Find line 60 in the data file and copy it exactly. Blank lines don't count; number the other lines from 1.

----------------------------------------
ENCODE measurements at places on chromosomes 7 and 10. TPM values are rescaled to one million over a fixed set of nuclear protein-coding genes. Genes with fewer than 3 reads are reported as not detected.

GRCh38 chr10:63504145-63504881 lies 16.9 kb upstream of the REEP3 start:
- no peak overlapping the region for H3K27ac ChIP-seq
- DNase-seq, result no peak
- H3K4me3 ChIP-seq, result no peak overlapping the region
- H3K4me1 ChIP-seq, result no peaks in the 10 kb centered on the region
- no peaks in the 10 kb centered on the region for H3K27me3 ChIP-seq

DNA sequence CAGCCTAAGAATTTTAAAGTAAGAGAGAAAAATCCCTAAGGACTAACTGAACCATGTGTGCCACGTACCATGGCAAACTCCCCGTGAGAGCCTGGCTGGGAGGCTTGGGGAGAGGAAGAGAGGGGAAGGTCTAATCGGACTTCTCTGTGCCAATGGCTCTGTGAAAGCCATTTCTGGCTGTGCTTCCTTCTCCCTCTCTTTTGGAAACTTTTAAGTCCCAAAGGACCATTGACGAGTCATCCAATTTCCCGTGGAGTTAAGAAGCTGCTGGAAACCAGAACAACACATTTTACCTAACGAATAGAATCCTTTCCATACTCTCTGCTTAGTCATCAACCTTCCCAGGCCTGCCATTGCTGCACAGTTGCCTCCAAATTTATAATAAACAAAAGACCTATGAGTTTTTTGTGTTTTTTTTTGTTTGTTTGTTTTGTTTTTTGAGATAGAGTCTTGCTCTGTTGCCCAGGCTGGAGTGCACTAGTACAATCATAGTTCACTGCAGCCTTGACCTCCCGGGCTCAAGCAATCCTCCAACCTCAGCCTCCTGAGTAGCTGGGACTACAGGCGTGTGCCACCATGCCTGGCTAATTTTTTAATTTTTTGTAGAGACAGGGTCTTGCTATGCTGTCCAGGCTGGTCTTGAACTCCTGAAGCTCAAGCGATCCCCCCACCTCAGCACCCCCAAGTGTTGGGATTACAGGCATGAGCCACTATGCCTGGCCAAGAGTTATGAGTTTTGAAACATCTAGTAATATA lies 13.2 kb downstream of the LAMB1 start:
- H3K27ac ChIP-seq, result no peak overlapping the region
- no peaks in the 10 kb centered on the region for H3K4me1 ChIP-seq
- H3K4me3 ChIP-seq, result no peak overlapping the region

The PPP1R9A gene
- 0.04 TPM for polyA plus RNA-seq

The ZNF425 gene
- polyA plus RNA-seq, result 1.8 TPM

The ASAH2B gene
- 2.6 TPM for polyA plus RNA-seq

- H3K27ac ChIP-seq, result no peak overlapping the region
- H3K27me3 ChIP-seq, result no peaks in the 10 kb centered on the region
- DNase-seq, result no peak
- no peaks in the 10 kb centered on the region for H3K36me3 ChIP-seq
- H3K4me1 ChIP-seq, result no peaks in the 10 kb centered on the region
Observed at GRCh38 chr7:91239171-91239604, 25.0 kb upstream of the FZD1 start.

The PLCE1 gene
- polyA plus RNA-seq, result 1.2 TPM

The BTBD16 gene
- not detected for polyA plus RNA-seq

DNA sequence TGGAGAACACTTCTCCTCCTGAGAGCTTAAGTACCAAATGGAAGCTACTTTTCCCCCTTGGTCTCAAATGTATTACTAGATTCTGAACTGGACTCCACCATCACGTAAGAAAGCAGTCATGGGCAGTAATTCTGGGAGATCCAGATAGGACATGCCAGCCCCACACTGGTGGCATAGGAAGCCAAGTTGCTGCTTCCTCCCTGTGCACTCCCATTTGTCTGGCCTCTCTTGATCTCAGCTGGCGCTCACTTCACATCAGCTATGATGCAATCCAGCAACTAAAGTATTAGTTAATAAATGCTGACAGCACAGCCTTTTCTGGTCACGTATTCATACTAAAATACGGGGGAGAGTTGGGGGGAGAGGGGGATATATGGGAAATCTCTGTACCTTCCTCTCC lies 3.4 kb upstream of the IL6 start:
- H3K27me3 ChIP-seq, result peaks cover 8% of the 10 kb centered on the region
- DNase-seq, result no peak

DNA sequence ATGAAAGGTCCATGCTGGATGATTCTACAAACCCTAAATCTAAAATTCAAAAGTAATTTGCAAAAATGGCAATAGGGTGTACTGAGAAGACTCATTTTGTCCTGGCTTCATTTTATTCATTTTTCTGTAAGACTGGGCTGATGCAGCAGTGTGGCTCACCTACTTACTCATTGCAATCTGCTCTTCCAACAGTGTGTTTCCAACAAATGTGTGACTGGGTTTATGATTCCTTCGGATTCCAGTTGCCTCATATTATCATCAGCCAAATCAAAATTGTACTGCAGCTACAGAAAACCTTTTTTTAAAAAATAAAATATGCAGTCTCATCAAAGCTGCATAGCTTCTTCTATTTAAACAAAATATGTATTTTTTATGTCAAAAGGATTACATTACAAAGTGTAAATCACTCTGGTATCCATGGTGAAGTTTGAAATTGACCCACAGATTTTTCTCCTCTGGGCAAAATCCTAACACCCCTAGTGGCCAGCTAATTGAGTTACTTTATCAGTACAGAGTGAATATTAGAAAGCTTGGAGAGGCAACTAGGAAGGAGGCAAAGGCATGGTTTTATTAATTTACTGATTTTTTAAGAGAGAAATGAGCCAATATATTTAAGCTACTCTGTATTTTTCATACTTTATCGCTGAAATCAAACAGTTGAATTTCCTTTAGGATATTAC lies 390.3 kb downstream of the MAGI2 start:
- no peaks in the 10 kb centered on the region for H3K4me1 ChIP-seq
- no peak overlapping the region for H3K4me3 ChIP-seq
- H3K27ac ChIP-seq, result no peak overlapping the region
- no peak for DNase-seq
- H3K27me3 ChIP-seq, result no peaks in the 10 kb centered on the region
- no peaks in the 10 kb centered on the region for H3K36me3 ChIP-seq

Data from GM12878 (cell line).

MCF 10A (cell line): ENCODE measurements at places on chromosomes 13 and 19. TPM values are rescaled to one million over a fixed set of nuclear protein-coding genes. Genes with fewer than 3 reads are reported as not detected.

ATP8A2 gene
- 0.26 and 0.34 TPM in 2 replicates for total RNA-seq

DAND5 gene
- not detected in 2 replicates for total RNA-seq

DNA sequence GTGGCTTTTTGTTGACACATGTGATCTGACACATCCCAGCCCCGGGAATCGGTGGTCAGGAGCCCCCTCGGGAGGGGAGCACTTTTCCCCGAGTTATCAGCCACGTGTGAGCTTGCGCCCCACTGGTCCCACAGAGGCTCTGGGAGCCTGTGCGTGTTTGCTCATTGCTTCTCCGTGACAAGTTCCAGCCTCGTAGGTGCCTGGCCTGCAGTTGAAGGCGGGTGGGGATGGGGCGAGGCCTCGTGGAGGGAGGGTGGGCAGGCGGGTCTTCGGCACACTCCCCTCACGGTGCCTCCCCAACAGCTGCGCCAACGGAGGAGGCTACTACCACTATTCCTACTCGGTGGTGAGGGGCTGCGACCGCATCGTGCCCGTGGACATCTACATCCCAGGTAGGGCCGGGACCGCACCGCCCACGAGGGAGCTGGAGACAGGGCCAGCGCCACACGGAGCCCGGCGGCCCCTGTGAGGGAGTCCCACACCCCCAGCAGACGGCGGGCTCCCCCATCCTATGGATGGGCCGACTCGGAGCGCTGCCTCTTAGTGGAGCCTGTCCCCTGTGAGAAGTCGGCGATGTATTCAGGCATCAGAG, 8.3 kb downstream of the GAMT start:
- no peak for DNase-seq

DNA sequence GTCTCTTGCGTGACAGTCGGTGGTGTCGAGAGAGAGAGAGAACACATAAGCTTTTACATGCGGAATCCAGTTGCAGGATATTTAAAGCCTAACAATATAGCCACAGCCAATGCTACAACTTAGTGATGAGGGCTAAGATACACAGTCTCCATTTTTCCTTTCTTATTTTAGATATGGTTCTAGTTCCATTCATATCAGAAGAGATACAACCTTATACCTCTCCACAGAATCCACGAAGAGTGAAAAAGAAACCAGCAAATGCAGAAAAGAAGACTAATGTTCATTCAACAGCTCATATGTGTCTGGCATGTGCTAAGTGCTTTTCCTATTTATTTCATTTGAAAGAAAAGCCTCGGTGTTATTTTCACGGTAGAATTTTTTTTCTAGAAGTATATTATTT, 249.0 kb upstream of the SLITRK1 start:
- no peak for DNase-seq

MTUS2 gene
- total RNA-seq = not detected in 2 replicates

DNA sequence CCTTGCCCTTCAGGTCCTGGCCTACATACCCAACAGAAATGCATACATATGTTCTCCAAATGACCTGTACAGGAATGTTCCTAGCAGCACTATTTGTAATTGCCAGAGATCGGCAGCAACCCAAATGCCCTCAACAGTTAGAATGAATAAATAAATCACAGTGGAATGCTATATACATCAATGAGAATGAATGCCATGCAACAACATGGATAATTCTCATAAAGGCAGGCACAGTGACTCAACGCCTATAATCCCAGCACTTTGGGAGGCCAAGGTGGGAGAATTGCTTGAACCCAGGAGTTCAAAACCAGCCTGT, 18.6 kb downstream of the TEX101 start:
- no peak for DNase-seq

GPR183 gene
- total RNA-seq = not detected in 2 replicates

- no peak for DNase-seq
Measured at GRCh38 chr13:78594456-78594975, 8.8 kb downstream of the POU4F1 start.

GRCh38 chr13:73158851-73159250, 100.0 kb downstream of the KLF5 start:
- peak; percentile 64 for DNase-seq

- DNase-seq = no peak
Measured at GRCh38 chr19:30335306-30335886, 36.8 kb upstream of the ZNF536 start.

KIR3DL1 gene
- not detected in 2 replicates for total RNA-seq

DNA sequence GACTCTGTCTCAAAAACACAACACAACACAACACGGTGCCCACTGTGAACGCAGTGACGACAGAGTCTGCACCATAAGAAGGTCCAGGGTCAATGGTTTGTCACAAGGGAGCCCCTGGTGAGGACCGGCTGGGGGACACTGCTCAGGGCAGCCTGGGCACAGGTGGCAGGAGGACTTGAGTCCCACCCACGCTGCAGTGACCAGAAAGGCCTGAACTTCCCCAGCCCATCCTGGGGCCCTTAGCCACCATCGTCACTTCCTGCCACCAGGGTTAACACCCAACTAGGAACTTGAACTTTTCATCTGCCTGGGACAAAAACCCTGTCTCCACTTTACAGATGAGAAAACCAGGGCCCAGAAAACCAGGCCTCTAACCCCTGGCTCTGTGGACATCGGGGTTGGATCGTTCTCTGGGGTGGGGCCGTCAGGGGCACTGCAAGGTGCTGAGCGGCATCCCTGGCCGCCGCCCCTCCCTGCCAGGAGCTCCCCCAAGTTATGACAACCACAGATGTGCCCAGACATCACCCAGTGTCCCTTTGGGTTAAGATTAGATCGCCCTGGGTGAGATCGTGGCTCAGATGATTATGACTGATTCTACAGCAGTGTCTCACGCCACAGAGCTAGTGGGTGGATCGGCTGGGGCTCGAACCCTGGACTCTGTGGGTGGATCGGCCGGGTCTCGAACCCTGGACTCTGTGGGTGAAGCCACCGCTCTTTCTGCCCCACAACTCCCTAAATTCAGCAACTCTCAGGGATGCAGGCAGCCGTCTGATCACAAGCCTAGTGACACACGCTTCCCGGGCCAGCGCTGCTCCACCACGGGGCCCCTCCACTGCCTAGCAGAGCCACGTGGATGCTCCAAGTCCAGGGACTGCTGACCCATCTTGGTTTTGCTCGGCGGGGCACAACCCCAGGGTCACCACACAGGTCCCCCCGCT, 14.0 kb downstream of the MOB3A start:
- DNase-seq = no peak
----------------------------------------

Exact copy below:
KIR3DL1 gene